Income proof is required so that the landlord knows you’re capable of paying rent. You should be making 3 times the rent per month to qualify for this.
To prove this, you should have tax statements, pay stubs, salary slips, etc.
You may need to get a signed slip from your employer as proof. You should also have bank statements to prove that you have enough saved up.
You’ll need to give the landlord or the management agency permission to check your credit report. It contains information on how timely you are about your payments.
You can’t hope very much to get an apartment with bad credit.
New credit may be easier to explain to landlords. You may have just graduated and gotten your first job. You may also be renting out your first apartment.
However, a history of late payments is not easy to explain away.
This is for the safety of the other tenants. It’s a security check that ascertains whether you’ve ever been in jail, have committed a crime, or are known to be violent.
This is to ensure that the other tenants don’t face a physical threat from you, as well as the landlord.
Make sure that your rental history is available to make the application work easier.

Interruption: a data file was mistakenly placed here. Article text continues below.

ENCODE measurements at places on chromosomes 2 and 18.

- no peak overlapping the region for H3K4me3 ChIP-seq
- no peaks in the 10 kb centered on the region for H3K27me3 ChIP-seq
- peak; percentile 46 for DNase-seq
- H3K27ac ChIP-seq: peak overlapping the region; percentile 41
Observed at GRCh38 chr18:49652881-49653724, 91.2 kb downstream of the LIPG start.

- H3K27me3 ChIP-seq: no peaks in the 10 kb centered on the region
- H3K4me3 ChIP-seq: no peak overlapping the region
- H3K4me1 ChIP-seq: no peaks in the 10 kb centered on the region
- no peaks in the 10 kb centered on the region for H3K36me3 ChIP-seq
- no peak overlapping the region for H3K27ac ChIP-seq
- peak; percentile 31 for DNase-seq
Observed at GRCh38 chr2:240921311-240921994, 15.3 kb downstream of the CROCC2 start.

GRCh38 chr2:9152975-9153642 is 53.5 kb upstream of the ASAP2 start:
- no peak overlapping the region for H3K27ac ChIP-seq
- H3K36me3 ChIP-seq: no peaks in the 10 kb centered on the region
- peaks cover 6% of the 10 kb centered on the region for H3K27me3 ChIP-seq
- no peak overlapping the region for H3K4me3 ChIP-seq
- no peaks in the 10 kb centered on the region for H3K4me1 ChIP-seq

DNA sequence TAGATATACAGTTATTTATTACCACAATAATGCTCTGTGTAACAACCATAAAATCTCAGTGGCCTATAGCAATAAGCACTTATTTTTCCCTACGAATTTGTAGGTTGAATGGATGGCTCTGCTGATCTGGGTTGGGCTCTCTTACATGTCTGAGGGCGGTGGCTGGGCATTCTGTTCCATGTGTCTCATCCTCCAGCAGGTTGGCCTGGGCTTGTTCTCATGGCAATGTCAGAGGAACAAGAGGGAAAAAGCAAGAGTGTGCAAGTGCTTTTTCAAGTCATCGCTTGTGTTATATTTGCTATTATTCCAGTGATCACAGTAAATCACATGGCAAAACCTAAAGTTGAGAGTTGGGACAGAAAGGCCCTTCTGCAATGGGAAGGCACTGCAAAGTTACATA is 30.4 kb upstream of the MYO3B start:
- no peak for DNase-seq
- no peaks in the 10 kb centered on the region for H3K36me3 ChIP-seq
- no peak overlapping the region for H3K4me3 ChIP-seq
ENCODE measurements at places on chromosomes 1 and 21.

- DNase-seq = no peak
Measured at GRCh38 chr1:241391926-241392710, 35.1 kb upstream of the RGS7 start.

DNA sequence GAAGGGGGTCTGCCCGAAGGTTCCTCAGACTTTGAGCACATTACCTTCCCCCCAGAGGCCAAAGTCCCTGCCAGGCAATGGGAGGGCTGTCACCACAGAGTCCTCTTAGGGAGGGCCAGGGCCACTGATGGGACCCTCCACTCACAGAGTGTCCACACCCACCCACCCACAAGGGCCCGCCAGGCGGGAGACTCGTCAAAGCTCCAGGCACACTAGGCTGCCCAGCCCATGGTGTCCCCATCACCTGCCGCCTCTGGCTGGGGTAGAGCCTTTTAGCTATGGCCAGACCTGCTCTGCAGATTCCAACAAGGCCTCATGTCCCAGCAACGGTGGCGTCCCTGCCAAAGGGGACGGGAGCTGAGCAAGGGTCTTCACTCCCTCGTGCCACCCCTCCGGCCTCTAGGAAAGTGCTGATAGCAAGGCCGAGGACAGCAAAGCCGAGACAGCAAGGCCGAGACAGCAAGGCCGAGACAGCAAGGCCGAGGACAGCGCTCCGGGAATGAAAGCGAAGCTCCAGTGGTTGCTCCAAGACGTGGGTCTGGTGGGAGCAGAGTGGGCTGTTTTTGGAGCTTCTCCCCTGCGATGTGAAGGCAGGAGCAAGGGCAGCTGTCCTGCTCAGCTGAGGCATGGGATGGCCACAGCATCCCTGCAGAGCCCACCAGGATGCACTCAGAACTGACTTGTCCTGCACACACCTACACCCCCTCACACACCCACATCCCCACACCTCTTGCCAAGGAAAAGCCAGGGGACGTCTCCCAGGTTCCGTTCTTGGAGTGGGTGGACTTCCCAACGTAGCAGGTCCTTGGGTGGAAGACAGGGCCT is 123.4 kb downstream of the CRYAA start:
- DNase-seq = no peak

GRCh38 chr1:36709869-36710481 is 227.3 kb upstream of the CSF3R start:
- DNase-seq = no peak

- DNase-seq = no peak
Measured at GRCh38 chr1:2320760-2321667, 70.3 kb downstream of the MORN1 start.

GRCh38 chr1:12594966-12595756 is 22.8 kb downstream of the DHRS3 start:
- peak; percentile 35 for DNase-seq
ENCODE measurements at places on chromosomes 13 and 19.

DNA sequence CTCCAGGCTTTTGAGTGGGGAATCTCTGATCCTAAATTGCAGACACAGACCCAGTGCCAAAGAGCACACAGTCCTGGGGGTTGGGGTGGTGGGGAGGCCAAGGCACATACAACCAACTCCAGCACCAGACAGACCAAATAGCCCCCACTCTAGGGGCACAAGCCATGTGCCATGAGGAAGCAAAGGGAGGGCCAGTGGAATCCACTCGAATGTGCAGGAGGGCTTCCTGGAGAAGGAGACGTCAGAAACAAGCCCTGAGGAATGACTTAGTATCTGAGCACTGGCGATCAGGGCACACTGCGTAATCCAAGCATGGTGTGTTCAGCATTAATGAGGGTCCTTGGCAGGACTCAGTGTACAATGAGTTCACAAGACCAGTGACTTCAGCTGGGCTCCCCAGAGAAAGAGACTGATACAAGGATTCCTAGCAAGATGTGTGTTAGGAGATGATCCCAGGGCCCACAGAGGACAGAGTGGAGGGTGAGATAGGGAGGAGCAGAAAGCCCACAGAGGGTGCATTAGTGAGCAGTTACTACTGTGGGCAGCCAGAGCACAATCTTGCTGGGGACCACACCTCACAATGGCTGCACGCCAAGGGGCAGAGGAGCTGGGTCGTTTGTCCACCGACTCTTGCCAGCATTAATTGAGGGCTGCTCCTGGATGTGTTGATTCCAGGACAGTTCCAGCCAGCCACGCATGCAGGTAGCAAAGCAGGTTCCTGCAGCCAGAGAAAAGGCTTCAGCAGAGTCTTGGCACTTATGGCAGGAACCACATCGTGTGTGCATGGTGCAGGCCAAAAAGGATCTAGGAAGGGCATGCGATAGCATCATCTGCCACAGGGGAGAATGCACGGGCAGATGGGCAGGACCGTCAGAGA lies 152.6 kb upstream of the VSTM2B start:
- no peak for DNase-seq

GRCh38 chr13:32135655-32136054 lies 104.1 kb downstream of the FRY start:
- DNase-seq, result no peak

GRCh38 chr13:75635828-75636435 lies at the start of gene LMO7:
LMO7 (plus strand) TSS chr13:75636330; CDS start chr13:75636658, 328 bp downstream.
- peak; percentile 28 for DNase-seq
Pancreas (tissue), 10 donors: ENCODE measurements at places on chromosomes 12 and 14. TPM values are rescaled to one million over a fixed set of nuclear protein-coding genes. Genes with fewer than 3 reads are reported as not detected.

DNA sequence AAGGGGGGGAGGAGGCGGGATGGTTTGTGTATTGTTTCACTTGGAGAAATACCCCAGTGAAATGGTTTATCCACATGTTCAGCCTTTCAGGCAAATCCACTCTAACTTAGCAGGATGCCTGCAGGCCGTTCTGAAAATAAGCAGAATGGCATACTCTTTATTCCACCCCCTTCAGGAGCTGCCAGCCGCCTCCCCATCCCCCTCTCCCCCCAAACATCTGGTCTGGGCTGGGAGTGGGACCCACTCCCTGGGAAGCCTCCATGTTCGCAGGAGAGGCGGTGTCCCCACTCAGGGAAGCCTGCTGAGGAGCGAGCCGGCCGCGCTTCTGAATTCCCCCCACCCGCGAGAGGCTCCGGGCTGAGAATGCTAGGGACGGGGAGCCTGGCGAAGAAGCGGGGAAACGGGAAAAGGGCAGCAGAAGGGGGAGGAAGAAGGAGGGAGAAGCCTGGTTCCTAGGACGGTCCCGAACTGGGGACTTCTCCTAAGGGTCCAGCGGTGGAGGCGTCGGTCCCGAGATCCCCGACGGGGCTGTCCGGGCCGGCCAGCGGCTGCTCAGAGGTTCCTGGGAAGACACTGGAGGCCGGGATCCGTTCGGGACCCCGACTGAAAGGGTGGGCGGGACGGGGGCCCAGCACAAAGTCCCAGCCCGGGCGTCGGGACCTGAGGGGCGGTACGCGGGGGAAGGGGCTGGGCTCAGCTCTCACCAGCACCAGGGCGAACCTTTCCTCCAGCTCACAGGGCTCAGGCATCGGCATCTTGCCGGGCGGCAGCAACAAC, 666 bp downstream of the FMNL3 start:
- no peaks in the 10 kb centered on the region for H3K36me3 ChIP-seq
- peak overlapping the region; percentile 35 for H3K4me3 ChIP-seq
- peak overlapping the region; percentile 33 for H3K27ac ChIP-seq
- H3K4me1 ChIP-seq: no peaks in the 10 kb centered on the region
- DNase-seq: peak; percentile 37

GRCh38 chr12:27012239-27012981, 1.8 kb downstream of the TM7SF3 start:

If you don’t have past landlords, then you can provide references from work or from professors. You can also provide references from your professional colleagues.
Co-signer (for Bad Credit)
If you have low credit and absolutely need to get an apartment, you can have a co-signer.
This person will take partial responsibility for assuring that you pay on time. Co-signers basically guarantee that you’ll pay your rent regularly. A co-signer needs to have good credit of their own.
Landlords can also request a co-signer on account of your income being insufficient. They can also request one if you don’t have enough savings and are living paycheck to paycheck.
If certain circumstances don’t make your application out to be good, you can attach a cover letter. This may explain the problems that you’ve faced or the reasons behind your bad credit, etc.
It may include details of a felony in the past or low income as a result of slow career progression. You may also explain that you’ve fallen on hard times due to a recession or a dip in the market.
Your words may not improve your chances of approval, but they may allow the landlord to see you in a different light. At times, numbers don’t tell the whole story and they require supplementation.